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  1. #1
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    Right-click context menu very slow to open

    My XP PC has recently become extremely slow at opening the context (right click) menu when I right click any file. Typically about 8 seconds.

    The only significant change I can think of has been adding a 3 TB external WD hard drive, but I don't see how that can be the cause. I've tried a registry clean. And I use Perfect Disk to defragment my HDs automatically.

    How can I isolate and fix this please?

    --
    Terry, East Grinstead, UK

  2. #2
    Super Moderator Rick Corbett's Avatar
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    It could be the addition of the large external hard disk, especially as the default could be to allow it to spin down after a period of time if not used. This would mean that it would have to spin back up again in order to respond to something like Explorer context menu options of 'Send to...', 'Scan with (AV)', etc. The easiest way to check this of course is to temporarily disconnect the external drive and see whether context menus appear more quickly.

    Context menus usually slow down as more and more entries are added. You can use standalone (i.e. portable) utilities like Nir Sofer's ShellMenuView and ShellExView (which are both free) to disable/remove entries you don't want.

    Context menus also slow down if entries reference network locations, e.g. 'Send to \\MyServer\MyData', etc. Do you have a NAS?

    There's also a default 'MenuShowDelay' setting in the registry which can be reduced to make the context menu more responsive. The default is 400 milliseconds but this can be reduced to something like 20 by merging a simple registry tweak.

    Try this:
    1. Run regedit.
    2. Navigate to HKEY_CURRENT_USER\Control Panel\Desktop.
    3. Right-click on the Desktop key and export it (e.g. to the desktop), just in case.
    4. Change the value for MenuShowDelay from the default 400 to 20 and accept the change.
    5. Close regedit.

    Or copy/paste the following into Notepad (including the blank line at the bottom) and save as something like faster-menu.reg then merge it by double-clicking on it:

    Code:
    Windows Registry Editor Version 5.00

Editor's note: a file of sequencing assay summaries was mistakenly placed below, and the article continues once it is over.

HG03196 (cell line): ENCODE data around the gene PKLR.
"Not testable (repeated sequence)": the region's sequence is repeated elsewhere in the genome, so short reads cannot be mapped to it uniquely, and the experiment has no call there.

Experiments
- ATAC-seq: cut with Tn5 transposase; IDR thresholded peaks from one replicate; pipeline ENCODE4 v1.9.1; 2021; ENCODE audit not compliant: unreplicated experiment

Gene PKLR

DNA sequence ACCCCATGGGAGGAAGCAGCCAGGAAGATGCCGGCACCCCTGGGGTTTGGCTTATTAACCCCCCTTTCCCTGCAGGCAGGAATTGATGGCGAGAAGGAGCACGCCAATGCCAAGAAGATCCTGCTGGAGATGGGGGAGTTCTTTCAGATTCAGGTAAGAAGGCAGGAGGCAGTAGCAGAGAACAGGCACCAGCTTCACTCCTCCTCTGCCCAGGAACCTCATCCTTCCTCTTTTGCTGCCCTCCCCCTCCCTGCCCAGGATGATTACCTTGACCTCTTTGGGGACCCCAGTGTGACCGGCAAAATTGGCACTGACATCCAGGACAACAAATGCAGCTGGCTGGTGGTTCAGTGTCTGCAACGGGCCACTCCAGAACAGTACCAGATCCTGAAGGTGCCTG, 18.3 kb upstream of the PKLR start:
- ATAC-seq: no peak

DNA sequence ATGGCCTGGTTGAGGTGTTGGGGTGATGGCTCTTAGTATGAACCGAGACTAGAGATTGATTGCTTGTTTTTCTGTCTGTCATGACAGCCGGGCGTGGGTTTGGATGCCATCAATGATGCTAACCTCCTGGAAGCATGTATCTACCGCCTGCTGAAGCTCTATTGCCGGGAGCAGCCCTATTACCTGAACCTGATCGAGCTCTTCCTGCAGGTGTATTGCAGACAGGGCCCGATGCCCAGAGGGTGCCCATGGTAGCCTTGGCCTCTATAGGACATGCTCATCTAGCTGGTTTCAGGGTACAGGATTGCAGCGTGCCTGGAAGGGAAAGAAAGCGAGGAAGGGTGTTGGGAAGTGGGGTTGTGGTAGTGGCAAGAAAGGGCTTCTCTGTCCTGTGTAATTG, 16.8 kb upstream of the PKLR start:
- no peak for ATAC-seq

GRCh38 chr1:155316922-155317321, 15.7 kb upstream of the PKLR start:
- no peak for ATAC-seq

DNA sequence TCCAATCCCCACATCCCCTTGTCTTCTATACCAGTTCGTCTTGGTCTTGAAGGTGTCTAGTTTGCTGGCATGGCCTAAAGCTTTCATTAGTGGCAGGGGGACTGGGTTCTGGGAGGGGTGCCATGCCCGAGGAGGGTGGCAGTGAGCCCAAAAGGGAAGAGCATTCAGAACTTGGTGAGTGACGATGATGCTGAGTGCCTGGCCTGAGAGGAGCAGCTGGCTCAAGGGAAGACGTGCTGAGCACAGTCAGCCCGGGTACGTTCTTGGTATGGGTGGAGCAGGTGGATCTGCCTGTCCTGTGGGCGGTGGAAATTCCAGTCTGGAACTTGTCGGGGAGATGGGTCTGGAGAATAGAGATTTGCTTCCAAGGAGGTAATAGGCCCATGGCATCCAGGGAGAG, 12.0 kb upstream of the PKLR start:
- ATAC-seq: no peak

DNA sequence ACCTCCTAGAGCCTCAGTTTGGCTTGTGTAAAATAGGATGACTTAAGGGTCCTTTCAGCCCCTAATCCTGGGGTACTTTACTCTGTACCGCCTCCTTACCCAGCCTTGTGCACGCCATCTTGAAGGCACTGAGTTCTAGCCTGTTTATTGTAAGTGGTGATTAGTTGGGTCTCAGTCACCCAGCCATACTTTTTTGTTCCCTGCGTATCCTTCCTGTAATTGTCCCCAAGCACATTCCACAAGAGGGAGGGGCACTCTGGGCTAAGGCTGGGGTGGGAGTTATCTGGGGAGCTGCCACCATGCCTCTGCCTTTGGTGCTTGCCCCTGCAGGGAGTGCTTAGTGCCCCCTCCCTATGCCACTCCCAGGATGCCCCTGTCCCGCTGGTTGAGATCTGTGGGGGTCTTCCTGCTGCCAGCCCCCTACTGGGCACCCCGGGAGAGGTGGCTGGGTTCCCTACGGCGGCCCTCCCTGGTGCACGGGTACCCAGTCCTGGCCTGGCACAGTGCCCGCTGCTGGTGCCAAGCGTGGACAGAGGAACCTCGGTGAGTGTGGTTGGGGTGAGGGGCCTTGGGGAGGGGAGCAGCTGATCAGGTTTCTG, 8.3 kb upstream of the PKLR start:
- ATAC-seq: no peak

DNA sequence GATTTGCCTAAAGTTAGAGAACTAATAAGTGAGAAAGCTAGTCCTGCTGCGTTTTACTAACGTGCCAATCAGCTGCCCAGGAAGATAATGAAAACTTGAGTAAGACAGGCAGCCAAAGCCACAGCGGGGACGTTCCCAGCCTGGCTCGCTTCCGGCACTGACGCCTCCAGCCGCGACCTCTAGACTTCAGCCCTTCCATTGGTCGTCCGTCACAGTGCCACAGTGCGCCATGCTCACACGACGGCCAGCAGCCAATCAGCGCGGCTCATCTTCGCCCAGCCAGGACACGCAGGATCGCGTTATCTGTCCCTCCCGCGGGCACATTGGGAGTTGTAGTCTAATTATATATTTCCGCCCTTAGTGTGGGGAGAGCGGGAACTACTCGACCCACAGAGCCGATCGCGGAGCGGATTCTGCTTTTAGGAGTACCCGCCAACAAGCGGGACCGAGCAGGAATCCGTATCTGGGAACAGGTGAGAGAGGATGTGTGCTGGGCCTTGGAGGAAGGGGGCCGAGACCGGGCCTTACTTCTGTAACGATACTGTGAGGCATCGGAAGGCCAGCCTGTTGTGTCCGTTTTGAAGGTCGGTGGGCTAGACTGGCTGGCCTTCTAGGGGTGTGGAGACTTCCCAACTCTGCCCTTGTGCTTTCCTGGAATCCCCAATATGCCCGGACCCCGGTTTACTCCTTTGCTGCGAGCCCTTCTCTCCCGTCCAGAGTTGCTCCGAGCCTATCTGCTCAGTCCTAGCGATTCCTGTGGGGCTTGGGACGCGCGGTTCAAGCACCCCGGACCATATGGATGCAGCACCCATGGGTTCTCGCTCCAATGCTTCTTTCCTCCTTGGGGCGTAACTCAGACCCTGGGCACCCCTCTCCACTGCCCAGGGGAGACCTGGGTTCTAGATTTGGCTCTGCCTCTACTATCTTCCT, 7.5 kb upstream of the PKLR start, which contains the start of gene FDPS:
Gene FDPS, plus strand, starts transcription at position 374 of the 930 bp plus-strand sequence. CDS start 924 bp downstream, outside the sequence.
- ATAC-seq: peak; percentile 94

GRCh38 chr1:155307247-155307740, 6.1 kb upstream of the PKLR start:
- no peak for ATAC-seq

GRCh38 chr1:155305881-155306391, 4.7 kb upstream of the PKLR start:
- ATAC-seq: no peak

[HKEY_CURRENT_USER\Control Panel\Desktop]
    "MenuShowDelay"="20"
    Hope this helps... let us know if this makes it any faster for you.
    Last edited by Rick Corbett; 2016-01-20 at 17:28. Reason: Added more info

  3. #3
    5 Star Lounger
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    I always lower my default value on a new computer to 20ms.

    What happens when you unplug the external drive and boot the computer? If it is faster then you know it is the 3TB drive presence and Rick's explanation is likely correct.

  4. #4
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    Pleased to report problem solved!

    First tried a System Restore back one week but that didn't fix it. Then ran NirSoft's excellent (if daunting) tool ShellExView.

    The very first entry I tried disabling (because I recalled installing it only a month ago and it did add an entry to the menu) was the culprit. It's a tool from IObit for deleting reluctant files, called Unlocker. Very pleased, because there seem to be hundreds of obscure entries listed.

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    Terry, East Grinstead, UK

  5. #5
    WS Lounge VIP mrjimphelps's Avatar
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    Quote Originally Posted by terrypin View Post
    Pleased to report problem solved!

    First tried a System Restore back one week but that didn't fix it. Then ran NirSoft's excellent (if daunting) tool ShellExView.

    The very first entry I tried disabling (because I recalled installing it only a month ago and it did add an entry to the menu) was the culprit. It's a tool from IObit for deleting reluctant files, called Unlocker. Very pleased, because there seem to be hundreds of obscure entries listed.

    --
    Terry, East Grinstead, UK
    I used ShellExView about a year ago to successfully find what was causing me some issues in Windows 8.1 (32 bit). What I did was, I disabled about 10 non-Microsoft devices at a time, to see if the problem got resolved. At some point, the problem went away, so I reenabled half of that group and rebooted, to see if the problem came back. In this way, I pretty quickly homed in on the offending device. In my case, it was a program called Format Factory, which apparently followed all of the Windows 8.0 rules, but which broke some new rule Microsoft had established in Windows 8.1.
    Last edited by mrjimphelps; 2016-01-22 at 14:53.

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